Hopefully, I will hear those lyrics on the night of Saturday, July 17. The music gods have smiled on me and brought the Silversun Pickups, one of my favorite bands, to Tempe. I pray they play that line of perfectly-crafted lo-fi goodness, which is from what I consider their best song, "Three Seed."
As a way to combat my insomnia Tuesday night, I perused Facebook on my phone. Imagine my delight when I saw "Pre-Sale for the Portland, OR and Tempe, AZ shows start tomorrow at 10 a.m." as a status update for the band's page illuminating the screen. I woke up at 9:20 a.m. barely able to contain my excitement at the thought of seeing them for the first time in concert.
Their quick return to the AZ is a bit unexpected considering they opened for Muse at the US Airways Center at the beginning of April. I looked into tickets, but they were about the cost of our power bill for the month. Their upcoming show at the Marquee Theatre, which I've never been to, is way more in my $$$ range. Against Me! and the Henry Clay People are slated to open.
I've followed the Los Angeles group from their early stages as indie rock darlings to full-fledged headliners. Their spin on shoegaze could be classified as mellow, dreamy, fuzzed-out alternative rock.
And I thought my live show luck had run out as evidenced by Modest Mouse's geographical taunting of me with their shows in New Mexico and Colorado that I'm unable to attend.
Bring a sneak peek into the progress of the townhouse decorating venture.
I chose these lovely flowers at the grocery store for the mason jars I got last Saturday. Please pardon the paper towel holder. Glamorous, I know.
Pink, yellow and white are really inspiring me right now, so I divided up two bundles for the four jars, and you have "custom" arrangements for only $9.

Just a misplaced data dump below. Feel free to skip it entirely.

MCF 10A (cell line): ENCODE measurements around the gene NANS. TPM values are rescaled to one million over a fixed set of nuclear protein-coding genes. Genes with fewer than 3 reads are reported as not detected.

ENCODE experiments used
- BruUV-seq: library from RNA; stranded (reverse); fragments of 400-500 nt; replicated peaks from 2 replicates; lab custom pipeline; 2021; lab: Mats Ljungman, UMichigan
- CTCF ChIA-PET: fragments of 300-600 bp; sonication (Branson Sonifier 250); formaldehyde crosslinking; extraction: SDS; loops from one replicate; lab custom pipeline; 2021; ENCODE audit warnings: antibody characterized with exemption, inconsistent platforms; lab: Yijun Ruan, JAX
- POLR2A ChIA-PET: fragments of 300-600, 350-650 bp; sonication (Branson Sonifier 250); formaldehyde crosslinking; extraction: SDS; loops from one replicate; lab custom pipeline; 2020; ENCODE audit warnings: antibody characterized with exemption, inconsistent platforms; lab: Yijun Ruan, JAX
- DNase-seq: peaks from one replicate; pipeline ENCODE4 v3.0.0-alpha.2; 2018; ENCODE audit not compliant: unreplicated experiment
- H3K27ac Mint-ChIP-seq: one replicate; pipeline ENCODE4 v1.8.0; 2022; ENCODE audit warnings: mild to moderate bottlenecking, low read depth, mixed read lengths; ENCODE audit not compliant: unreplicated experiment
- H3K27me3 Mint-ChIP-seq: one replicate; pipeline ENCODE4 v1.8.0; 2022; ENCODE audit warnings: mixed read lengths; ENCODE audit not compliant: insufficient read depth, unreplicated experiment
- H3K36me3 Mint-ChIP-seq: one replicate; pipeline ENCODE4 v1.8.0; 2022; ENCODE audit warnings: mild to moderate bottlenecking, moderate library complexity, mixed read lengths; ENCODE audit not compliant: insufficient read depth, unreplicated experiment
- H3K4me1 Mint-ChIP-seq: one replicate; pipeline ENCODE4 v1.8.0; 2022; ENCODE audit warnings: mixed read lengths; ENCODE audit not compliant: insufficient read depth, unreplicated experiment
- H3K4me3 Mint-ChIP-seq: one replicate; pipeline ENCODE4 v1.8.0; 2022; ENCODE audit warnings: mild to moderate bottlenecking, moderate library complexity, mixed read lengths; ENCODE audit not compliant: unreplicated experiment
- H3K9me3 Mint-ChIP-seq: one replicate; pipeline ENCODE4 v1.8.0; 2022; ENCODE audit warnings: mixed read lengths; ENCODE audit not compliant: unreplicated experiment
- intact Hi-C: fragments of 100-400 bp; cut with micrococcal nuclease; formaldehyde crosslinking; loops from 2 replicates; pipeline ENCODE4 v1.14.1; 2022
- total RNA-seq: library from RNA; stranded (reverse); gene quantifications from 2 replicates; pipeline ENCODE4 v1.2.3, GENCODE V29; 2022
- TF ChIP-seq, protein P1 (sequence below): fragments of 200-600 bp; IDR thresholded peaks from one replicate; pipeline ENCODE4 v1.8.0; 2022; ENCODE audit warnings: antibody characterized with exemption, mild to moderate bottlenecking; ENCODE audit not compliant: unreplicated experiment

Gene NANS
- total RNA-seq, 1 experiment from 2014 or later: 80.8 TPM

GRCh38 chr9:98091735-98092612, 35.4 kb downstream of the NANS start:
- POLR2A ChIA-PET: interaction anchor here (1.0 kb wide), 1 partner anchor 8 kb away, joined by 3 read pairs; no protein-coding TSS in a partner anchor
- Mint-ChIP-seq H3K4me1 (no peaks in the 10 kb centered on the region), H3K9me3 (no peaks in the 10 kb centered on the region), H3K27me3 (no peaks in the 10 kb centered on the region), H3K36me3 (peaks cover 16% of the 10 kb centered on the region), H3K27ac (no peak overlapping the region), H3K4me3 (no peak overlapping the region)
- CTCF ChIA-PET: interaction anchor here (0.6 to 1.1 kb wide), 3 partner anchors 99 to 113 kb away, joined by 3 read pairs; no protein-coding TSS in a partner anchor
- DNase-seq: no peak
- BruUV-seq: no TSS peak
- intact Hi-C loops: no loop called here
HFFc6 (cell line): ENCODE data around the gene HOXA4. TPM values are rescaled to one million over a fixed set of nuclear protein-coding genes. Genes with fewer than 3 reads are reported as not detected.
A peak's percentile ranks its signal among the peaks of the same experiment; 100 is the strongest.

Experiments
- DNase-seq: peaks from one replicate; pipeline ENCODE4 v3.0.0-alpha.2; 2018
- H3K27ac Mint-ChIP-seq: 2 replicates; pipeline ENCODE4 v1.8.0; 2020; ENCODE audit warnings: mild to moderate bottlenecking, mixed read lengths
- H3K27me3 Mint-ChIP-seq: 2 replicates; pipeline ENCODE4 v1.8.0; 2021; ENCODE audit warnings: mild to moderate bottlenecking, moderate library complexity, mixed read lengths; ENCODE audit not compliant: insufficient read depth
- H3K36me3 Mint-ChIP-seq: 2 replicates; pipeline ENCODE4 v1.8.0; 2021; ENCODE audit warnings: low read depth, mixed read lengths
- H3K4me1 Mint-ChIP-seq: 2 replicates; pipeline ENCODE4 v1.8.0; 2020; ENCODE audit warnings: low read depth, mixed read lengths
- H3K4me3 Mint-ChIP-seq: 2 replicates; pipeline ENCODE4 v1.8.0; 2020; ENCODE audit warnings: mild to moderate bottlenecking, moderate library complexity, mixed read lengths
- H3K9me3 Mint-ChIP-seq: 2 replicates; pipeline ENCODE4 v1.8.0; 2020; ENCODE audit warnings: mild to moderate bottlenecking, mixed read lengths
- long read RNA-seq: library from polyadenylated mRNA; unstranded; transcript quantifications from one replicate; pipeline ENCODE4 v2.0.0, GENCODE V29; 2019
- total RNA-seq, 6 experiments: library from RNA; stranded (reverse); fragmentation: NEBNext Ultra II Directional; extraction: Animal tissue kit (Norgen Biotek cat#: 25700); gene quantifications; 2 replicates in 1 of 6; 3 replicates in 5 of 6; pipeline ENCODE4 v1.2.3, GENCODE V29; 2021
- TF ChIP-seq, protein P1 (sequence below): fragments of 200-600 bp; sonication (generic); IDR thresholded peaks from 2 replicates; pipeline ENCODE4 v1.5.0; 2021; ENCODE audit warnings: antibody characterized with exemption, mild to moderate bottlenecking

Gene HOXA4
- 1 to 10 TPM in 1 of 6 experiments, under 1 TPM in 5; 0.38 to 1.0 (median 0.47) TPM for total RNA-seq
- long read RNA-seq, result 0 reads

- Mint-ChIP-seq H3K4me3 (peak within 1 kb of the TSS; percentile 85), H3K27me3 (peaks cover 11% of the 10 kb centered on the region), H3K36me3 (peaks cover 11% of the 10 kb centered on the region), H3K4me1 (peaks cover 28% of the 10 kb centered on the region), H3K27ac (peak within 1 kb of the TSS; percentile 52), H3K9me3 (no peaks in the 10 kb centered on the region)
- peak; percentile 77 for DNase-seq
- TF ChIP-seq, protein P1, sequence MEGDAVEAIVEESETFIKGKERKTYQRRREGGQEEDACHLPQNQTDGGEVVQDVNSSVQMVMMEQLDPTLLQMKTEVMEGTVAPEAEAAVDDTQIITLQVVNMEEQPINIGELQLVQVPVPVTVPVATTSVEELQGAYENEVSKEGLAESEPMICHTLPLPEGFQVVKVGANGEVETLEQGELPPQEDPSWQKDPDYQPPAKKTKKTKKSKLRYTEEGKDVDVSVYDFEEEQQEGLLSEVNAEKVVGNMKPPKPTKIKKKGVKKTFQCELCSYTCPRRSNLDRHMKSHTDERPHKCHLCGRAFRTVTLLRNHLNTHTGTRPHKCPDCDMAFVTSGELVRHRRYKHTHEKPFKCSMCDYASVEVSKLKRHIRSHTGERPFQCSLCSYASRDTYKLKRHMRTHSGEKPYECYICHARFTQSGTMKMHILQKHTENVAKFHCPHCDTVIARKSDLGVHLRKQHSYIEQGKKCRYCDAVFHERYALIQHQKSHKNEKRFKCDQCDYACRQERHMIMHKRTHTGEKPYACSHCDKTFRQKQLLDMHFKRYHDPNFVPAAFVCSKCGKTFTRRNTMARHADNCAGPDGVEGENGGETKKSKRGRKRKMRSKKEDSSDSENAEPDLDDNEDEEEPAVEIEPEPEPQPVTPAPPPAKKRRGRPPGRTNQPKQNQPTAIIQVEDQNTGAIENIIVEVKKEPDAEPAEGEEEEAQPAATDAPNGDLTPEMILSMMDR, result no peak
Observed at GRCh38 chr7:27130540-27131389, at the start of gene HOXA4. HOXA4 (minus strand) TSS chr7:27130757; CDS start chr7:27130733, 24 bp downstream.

As I was trying to find places for the blooms around the house, I thought it would be a perfect opportunity to update you on the progress of the townhouse design. I couldn't very well let the sight of these pretties go to waste.
Please remember this is totally a work in progress. I'm not sure any space is ever truly finished. But ours still has a long way to go. But for now .... glimpses of the living room and master bedroom.
Any thoughts and suggestions would be much appreciated!
Lighting ... One of the most overlooked elements in interior design. I never really thought much about lamps and their ability to totally transform a room until I started reading interior design blogs. Well, those days are over, and I'm on the pretty lamp bandwagon. HomeGoods, the center of all that is easy on the bank account and stylish, has made it easier for beautiful lighting to exist in the townhouse.
They ALWAYS have a modern and stylish selection. These are the types of lamps I see on high-end retailer's Web sites for hundreds of dollars at a fraction of the cost.
I purchased these two for $51 and put them in the living room on top of the made over bookcase.
Any of these dynamic duos would have a place in my casa.
But I only chose this pair.
You probably guessed from my hints in the previous post. I'm not that great at keeping secrets.
Even though we have been using the hallway and bathroom lights to illuminate our bedroom [there aren't overhead lights in either of the townhouse bedrooms], I made my way to the lighting section with the intention of only window shopping.
The rose lamps caught my eye immediately. I almost put them in the cart without even looking at the price [$69.99 a piece]. But then I saw the ones with the circle shades and glass base, and found myself with a difficult decision.